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The Dead Beat by Marilyn Johnson

The Dead Beat: Lost Souls, Lucky Stiffs, and the Perverse Pleasures of Obituaries is Marilyn Johnson's first book.  It is the second book by Marilyn Johnson that I have read and reviewed here on the blog.  I previously read and reviewed This Book Is Overdue.  Her research for The Dead Beat and the interesting obituaries of librarians that she found led her to the subject of her follow up book, which was This Book Is Overdue.

This book was a little slow to start, but it sucked me in around the part about how the New York Times dealt with 9/11 and its resultant obituaries or "portraits" as the paper dubbed its articles about the myriad missing but not yet confirmed dead.  Indeed this particular section was rather poignant.  Johnson is a fan of obituaries--she reads obits from several newspapers, including some from Great Britain.  She has even attended an international obituarists conference, an eclectic gathering of both obituary writers and the fans who faithfully, obsessively read them; though it isn't clear if her attendance was solely as a fan, for a research for her book, or a little bit of both.

The book starts with an account of the conference and those she meets there and an analysis of the obituary as a writing form.  This is followed by chapters in which she interviews obituary editors from several American newspapers followed by interviews with editors and writers of British obituaries and the differences between the American tradition versus the British tradition in obituaries (yes, there is a difference in style, structure and tone).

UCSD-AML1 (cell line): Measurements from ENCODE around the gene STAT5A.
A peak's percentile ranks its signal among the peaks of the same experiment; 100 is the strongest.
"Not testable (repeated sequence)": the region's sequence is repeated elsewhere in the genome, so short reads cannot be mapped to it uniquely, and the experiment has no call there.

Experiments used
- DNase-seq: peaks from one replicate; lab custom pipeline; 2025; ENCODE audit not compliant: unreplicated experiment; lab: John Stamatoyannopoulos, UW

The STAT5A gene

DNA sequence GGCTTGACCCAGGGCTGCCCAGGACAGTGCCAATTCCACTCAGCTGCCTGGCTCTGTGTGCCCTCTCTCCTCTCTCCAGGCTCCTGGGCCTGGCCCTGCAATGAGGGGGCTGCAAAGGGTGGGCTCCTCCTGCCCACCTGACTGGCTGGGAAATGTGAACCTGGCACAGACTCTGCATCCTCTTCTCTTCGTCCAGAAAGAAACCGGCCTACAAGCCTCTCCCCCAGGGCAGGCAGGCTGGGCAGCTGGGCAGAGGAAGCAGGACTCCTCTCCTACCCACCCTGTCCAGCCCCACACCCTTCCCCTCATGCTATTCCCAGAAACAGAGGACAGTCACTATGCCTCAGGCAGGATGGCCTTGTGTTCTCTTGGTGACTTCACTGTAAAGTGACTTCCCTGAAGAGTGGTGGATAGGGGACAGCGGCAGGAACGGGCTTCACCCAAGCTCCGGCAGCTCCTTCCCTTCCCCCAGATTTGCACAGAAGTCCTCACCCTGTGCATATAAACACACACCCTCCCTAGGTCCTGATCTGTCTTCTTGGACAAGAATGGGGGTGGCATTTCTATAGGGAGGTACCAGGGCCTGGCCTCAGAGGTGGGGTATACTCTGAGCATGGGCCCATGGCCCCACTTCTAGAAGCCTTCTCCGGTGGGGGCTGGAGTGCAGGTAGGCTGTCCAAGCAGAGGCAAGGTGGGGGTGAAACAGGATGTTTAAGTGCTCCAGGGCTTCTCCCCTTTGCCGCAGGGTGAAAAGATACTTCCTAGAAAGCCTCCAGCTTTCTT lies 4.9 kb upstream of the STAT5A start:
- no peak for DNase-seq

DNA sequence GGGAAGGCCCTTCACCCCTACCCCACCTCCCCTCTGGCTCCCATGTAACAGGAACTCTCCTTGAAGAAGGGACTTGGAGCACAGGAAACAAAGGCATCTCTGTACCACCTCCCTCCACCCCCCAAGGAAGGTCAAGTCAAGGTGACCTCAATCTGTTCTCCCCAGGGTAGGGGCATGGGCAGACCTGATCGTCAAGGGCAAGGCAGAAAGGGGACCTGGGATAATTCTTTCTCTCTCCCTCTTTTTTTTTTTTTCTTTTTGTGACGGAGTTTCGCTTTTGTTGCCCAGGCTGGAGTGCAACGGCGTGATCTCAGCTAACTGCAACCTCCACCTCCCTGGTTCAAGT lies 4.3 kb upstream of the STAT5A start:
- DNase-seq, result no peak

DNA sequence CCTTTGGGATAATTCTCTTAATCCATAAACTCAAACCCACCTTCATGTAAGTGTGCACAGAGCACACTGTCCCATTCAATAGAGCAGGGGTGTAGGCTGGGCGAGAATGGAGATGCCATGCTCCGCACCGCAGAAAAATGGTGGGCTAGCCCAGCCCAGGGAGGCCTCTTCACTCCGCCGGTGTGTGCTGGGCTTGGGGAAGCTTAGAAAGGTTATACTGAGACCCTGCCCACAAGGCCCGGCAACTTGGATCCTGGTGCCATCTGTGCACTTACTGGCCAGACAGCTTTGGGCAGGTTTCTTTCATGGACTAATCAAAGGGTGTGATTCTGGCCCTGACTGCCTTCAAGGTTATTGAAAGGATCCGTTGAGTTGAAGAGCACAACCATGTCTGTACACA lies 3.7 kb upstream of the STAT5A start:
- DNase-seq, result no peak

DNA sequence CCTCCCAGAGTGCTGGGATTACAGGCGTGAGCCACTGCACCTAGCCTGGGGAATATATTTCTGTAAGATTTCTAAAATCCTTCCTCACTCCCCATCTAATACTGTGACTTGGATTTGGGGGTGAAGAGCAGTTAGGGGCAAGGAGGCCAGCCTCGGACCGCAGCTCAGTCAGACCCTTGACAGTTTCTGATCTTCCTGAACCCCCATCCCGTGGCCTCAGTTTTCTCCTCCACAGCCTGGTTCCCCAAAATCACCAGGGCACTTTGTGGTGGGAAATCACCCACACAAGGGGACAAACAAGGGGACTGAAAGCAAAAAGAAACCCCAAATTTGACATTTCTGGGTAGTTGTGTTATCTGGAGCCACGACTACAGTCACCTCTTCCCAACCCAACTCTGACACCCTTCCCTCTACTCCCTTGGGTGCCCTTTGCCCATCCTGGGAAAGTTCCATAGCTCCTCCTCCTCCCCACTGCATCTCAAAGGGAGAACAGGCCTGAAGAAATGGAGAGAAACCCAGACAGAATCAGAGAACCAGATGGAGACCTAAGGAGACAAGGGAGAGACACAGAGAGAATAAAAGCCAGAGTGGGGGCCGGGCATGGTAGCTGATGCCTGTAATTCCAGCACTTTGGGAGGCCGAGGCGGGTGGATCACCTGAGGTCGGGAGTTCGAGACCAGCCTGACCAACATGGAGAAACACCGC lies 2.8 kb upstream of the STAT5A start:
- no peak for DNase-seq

Reading this book, I've realized that Johnson's obituaries differ widely from those with which I'm familiar.  For example, the paid obituaries that run in the Lebanon Daily News are that which Johnson terms "paid death notices" (although, my definition of "death notice" differs from hers as well...).  In fact Johnson finds the rote details, such as the survivors list or the deceased's birth and death dates, shared in these obits tedious.  Meanwhile, this is the information I find most valuable.  However, my reading perspective differs from Johnson's in that I often read obits from the genealogist's perspective for the genealogical information that can be gleaned from such items, while Johnson is reading obits more for the pleasure of reading and for the news.

This was an interesting, eye opening book.  However, I enjoyed This Book Is Overdue more than I enjoyed this one.  I'm looking forward to reading Johnson's latest book, Lives In Ruins.

--Reviewed by Ms. Angie


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